Mosquitoes around the home can be reduced significantly by minimizing the amount of standing water available for mosquito breeding. Residents are urged to reduce standing water around the home in a variety of ways.
The best way is to avoid being bitten by mosquitoes.This can be accomplished using personal protecting while outdoors when mosquitoes are present. Treated bed nets should be used sleeping. Mosquito repellent should be used when outdoor.
An interesting dialogue has begun in Kisumu to encourage better interaction among researchers, trial participants and the community.
The dialogue is aimed at developing a mutually-beneficial partnership to help maximize the outcome and sustainability of research work undertaken in the community.
The initiative by Kenya Medical Research Institute (KEMRI) and Walter Reed Project (WRP) has led to a partnership with Kisumu West Community and the formation of a Community Advisory Board (CAB) to help in steering health related activities.
Established in August 2011, the CAB has a goal of engaging the Kisumu west commu- nity in a meaningful relationship that enhances the success of KEMRI/WRP health research activities in malaria and infectious diseases.
Like any other cherished initiative, the Kisumu CAB cements the working relation- ship between the community, researchers and the research participants in the various studies conducted in the region through the Kombewa Clinical Trial Center, which has cut a niche in malaria clinical trials.
This unique community initiative includes making an input into the design and implementation of research protocols that are used by the center, and to inform the community about research objectives as well as helping in creating a supportive environment for the various health research activities going on in the Kisumu West District.
According to Dr. Lucas Otieno, one of the center's researchers, the CAB also has a role in serving as a voice for community and study participants, including relaying concerns to the research teams. This has greatly enhanced the research work as the community feel part of the initiative hence a sense of ownership.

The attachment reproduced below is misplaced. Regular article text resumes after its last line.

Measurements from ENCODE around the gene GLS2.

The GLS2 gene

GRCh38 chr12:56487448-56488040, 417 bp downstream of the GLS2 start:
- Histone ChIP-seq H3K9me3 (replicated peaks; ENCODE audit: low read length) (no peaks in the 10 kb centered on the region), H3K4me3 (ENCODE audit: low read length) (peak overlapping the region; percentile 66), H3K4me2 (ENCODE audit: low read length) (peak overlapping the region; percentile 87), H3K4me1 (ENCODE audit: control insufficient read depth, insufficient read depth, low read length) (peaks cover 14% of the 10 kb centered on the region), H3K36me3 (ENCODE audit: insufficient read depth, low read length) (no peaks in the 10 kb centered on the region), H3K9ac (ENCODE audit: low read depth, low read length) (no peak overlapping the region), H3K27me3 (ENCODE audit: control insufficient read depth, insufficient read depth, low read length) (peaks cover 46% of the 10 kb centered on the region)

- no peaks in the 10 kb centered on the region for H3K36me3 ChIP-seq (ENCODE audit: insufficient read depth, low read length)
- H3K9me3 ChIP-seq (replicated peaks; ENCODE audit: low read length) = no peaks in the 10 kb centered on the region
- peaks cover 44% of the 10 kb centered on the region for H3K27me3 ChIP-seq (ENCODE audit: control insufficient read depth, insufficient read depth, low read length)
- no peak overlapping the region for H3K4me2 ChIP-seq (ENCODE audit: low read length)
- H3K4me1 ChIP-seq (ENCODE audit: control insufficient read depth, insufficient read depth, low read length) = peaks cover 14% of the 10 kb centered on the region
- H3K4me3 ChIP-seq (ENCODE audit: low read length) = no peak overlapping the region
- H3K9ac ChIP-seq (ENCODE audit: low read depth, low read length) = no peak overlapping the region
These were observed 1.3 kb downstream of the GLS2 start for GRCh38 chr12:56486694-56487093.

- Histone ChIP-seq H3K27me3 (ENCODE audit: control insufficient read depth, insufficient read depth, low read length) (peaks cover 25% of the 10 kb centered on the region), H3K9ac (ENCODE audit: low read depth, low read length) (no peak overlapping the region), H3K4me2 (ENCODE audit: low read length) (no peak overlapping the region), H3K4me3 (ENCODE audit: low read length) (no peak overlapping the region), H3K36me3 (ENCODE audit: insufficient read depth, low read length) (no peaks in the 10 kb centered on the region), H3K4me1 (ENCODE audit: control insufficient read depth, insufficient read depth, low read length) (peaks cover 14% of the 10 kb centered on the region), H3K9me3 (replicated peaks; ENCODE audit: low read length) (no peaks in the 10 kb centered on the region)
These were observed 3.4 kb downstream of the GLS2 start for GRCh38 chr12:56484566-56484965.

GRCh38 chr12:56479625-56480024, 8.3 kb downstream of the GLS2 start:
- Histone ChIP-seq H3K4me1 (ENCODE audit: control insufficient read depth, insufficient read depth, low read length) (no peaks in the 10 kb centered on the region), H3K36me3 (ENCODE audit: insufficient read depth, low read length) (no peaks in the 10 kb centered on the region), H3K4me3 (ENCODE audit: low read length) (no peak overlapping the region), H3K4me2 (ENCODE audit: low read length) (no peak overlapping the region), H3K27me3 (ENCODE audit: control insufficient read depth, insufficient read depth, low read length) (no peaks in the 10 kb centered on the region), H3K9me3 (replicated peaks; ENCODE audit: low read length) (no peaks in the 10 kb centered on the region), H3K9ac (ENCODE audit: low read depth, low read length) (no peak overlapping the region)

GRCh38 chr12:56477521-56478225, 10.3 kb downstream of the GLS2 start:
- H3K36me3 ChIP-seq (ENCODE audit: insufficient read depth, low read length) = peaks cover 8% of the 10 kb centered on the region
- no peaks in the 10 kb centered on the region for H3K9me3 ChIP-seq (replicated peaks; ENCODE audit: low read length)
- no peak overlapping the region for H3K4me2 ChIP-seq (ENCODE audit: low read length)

He says preparation of the community members for participation in clinical trials forms another integral role of the CAB as its members understand the region and its people better.
With the improved understanding of the research work being carried out by the center, the community members have become part of some of the decisions made in relation to the research activities.
“Through such interactions we have seen the elimination of negative perceptions by sections of community members who were suspicious about research in the area,” says Dr. Lucas Otieno.
While appreciating the great improvements that the center has had through the CAB, senior researcher Dr. Walter Otieno, said the members of the board act as ambassadors of the community and the research center as well as a direct link between the two.
“The CAB also gives the community members feedback from the researchers about 'their concerns and informs the community about research finding s together with researchers as was the case in the dissemination of results of clinical trials,” says Dr. Walter Otieno, Principal Investiga- tor at the Kombewa Clinical Trial Center.
Noting that health related problems have been a hindrance to development in various aspects in the area, the CAB together with researchers, is promoting awareness of common diseases in the community and control strategies through community activities on World Malaria day and World TB day among others.
The center's community and communications officer, Dr Nekoye Otsyula, says the Board has greatly helped in the smooth communication between the center and community members, adding that the mutual understanding has resulted in a great partnership between KEMRI/WRP and the Kisumu West Community.
So how then does the Board help in achieving its set goals?
Peter Sifuna who receives updates from community members regarding the types of research carried out by the center, says that CAB members are appointed for a period of 5 years and they meet every quarter to review and discuss on-going and upcoming studies at the site.
During these meetings, explains Sifuna, various researchers take the opportunity to present impending studies and the plans they have put in place. In addition, they get updates on the current status of on-going studies, he says.
Sifuna notes that through the CAB the KEMRI-Walter Reed Project hopes to continue the mutually - beneficial partnership with the community and also meet any challenges that may lie ahead.
“The CAB members have undergone training on internationally- accepted standards for research like Good Clinical Practice and Human Subjects Protection. A Standard Operating Procedure with terms of reference for their work has also been developed,” he told Eyes on Malaria.
“The Board has a total of 12 members with diverse backgrounds. The composition of the CAB takes into consideration geographic representation within the Kisumu West District, gender, the youth, persons with disability, clergy and lay persons.”
”The main challenge is financial as we would like to support the CAB in a more sustainable manner to ensure more activities in the community, offer training opportunities and interaction with other CABs with more experience in order to strengthen their role,” says Sifuna.
By Bernard Okebe-Kisumu, Kenya